to the nature of their actions. Ralph?s lack of the ability to grasp knowledge quickly is

another action that portrays his poor intellect throughout the novel. This is first seen in

chapter one as Ralph is blowing the conch, but had difficulty producing noise, ?there came

a rushing sound from its mouth but nothing? (pg. 17). Ralph can not easily create sound

from the conch without a struggle. He also struggles in chapter four while building the

huts. Ralph can not make the shelters and has much difficulty, which Golding describes the

huts as ?Two shelters were in position, but shaky. This one was in ruin? (pg.) 51. This

clearly identifies Ralph?s struggle of learning and how he struggles to learn anything

throughout the novel. When looking at the character actions, Ralph?s leadership and

learning ability, and the nomadic actions of the boys, it is clearly evident that chapter one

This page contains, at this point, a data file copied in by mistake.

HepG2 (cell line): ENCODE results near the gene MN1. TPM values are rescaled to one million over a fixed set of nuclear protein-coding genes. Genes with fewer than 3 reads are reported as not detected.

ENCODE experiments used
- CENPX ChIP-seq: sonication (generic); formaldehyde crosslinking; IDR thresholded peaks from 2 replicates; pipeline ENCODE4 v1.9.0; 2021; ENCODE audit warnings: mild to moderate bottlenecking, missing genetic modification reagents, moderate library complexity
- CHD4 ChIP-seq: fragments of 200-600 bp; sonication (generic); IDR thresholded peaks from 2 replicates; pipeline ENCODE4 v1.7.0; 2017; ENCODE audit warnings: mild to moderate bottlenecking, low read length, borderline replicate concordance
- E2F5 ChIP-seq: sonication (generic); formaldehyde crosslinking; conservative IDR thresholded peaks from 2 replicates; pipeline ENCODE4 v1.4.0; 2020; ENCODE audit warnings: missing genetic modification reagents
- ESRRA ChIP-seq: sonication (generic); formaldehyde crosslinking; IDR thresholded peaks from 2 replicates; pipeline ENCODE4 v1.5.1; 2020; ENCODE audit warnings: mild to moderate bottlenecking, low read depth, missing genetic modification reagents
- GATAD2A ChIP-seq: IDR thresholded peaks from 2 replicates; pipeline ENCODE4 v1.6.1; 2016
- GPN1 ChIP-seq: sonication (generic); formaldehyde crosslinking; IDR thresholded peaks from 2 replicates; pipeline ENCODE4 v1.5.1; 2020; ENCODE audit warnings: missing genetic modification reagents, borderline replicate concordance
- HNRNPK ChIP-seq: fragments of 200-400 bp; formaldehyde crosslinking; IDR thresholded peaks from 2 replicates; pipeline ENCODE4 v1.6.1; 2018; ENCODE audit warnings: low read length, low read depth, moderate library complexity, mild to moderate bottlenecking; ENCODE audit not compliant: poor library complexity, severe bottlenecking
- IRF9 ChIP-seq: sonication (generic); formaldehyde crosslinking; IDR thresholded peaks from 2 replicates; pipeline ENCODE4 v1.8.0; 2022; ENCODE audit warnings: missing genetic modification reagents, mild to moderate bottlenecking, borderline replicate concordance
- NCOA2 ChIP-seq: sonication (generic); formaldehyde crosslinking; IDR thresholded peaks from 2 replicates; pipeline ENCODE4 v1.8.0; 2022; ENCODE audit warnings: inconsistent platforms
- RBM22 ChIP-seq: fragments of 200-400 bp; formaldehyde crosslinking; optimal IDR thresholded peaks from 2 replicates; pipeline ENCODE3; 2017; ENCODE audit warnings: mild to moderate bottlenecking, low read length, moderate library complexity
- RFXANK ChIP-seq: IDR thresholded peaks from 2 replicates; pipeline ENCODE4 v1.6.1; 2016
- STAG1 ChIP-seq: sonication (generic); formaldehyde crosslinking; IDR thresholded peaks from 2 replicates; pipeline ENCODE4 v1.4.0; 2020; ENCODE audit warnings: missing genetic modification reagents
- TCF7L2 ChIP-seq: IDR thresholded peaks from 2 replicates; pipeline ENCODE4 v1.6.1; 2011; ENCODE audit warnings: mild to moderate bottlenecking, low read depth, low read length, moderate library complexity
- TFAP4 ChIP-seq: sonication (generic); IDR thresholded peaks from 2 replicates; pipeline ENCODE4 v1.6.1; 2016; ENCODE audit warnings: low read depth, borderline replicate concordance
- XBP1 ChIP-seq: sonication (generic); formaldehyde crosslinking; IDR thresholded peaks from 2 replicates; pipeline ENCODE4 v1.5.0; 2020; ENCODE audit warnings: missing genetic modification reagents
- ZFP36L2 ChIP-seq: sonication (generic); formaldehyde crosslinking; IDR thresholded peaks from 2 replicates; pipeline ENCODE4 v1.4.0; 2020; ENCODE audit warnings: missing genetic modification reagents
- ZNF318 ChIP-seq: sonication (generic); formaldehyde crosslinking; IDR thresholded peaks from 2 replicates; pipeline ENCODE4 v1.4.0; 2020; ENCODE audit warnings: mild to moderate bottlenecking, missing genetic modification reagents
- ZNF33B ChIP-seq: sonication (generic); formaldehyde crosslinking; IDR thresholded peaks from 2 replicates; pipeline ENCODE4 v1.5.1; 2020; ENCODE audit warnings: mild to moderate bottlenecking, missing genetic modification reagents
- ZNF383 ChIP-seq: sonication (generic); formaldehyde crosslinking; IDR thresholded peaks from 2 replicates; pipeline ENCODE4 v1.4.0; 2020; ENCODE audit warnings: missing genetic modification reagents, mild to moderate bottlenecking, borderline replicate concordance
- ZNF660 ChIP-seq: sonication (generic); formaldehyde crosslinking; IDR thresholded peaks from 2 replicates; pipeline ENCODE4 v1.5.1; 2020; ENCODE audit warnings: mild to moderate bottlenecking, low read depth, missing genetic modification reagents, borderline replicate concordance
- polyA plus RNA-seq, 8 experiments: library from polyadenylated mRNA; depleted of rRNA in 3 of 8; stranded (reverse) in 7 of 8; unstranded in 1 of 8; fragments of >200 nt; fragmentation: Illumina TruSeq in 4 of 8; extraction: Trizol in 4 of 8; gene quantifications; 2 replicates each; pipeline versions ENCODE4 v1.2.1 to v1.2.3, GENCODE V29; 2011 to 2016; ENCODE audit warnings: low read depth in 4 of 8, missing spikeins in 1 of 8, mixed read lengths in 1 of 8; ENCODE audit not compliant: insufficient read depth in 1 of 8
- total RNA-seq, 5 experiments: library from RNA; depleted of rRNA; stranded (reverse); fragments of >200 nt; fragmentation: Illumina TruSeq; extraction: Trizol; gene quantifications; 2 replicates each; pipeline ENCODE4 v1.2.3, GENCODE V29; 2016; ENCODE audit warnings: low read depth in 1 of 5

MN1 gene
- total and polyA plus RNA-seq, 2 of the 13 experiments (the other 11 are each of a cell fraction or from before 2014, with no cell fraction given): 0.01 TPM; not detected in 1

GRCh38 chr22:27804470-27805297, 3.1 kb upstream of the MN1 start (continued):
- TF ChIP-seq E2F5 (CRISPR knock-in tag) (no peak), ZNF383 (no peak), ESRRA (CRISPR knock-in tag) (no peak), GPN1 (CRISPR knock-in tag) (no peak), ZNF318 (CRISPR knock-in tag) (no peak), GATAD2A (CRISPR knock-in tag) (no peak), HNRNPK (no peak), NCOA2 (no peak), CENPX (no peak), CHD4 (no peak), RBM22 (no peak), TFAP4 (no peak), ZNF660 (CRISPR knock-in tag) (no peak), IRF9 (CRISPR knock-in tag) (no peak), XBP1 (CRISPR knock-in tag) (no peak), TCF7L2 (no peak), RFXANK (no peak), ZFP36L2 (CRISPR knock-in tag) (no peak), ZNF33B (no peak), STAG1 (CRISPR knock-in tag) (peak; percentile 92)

foreshadows the rest of the novel in this aspect.

Chapter one also foreshadows the rest of the novel when looking at the attitude

aspect of the boys on the island. The boys display their tribal attitudes towards their

clothing in chapter one and in other areas in the novel. Ralph, treats his clothes with little

respect in chapter one and is depicted as ?kicked off his stocking? and ?ripped off each

stocking?. This lack of respect for clothing is also seen when Jack is hunting and describes

him as ?naked, except for a pair of tattered shorts? (pg.) 52. The ?tattered shorts? (pg. 52)